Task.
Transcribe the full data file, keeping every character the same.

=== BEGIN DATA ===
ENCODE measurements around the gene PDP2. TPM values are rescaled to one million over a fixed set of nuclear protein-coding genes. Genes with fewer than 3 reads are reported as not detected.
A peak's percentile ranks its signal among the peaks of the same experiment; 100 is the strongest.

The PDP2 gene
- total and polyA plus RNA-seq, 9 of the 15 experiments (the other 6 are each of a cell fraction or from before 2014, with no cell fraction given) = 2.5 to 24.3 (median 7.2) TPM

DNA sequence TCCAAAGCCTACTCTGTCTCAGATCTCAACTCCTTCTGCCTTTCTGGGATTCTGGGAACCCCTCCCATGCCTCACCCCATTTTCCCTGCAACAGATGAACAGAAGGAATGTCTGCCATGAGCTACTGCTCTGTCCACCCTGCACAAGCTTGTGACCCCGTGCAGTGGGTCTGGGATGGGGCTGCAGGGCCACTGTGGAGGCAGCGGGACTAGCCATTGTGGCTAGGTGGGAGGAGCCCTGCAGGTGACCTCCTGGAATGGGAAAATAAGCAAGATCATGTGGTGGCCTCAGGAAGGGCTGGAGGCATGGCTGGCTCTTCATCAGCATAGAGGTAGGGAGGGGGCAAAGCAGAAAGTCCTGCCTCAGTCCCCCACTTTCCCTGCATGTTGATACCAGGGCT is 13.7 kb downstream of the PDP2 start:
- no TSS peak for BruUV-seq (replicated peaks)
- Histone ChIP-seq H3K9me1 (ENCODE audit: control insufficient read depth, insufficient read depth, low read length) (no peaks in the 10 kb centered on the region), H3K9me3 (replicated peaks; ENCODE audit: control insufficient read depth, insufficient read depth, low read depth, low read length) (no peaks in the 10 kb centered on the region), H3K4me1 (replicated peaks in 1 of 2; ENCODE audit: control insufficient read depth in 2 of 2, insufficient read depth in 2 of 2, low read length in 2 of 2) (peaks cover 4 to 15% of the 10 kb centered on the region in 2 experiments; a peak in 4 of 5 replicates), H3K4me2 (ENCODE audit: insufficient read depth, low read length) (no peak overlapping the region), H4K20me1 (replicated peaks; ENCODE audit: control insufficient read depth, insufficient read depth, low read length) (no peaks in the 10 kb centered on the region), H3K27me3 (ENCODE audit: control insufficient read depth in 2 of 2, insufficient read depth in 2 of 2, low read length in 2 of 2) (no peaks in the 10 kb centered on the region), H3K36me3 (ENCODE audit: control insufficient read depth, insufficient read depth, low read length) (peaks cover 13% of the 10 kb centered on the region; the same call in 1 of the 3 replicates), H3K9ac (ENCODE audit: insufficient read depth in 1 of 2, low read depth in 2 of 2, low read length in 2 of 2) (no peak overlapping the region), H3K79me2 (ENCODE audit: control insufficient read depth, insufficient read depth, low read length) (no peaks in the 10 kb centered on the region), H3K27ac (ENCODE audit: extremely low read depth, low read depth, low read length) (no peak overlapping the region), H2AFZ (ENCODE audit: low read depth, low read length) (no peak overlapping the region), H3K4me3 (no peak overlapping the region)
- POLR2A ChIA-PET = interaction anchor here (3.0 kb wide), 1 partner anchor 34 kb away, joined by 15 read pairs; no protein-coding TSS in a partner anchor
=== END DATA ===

ENCODE measurements around the gene PDP2. TPM values are rescaled to one million over a fixed set of nuclear protein-coding genes. Genes with fewer than 3 reads are reported as not detected.
A peak's percentile ranks its signal among the peaks of the same experiment; 100 is the strongest.

The PDP2 gene
- total and polyA plus RNA-seq, 9 of the 15 experiments (the other 6 are each of a cell fraction or from before 2014, with no cell fraction given) = 2.5 to 24.3 (median 7.2) TPM

DNA sequence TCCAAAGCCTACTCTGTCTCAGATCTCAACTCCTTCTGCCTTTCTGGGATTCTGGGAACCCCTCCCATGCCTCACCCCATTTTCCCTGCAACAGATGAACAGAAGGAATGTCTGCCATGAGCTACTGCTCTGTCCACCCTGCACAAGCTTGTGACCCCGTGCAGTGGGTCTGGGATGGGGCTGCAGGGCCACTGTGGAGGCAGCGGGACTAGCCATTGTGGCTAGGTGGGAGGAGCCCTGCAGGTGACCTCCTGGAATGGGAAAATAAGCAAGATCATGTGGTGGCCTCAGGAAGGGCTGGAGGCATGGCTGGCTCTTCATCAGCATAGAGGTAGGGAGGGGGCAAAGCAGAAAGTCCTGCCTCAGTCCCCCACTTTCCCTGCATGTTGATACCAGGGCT is 13.7 kb downstream of the PDP2 start:
- no TSS peak for BruUV-seq (replicated peaks)
- Histone ChIP-seq H3K9me1 (ENCODE audit: control insufficient read depth, insufficient read depth, low read length) (no peaks in the 10 kb centered on the region), H3K9me3 (replicated peaks; ENCODE audit: control insufficient read depth, insufficient read depth, low read depth, low read length) (no peaks in the 10 kb centered on the region), H3K4me1 (replicated peaks in 1 of 2; ENCODE audit: control insufficient read depth in 2 of 2, insufficient read depth in 2 of 2, low read length in 2 of 2) (peaks cover 4 to 15% of the 10 kb centered on the region in 2 experiments; a peak in 4 of 5 replicates), H3K4me2 (ENCODE audit: insufficient read depth, low read length) (no peak overlapping the region), H4K20me1 (replicated peaks; ENCODE audit: control insufficient read depth, insufficient read depth, low read length) (no peaks in the 10 kb centered on the region), H3K27me3 (ENCODE audit: control insufficient read depth in 2 of 2, insufficient read depth in 2 of 2, low read length in 2 of 2) (no peaks in the 10 kb centered on the region), H3K36me3 (ENCODE audit: control insufficient read depth, insufficient read depth, low read length) (peaks cover 13% of the 10 kb centered on the region; the same call in 1 of the 3 replicates), H3K9ac (ENCODE audit: insufficient read depth in 1 of 2, low read depth in 2 of 2, low read length in 2 of 2) (no peak overlapping the region), H3K79me2 (ENCODE audit: control insufficient read depth, insufficient read depth, low read length) (no peaks in the 10 kb centered on the region), H3K27ac (ENCODE audit: extremely low read depth, low read depth, low read length) (no peak overlapping the region), H2AFZ (ENCODE audit: low read depth, low read length) (no peak overlapping the region), H3K4me3 (no peak overlapping the region)
- POLR2A ChIA-PET = interaction anchor here (3.0 kb wide), 1 partner anchor 34 kb away, joined by 15 read pairs; no protein-coding TSS in a partner anchor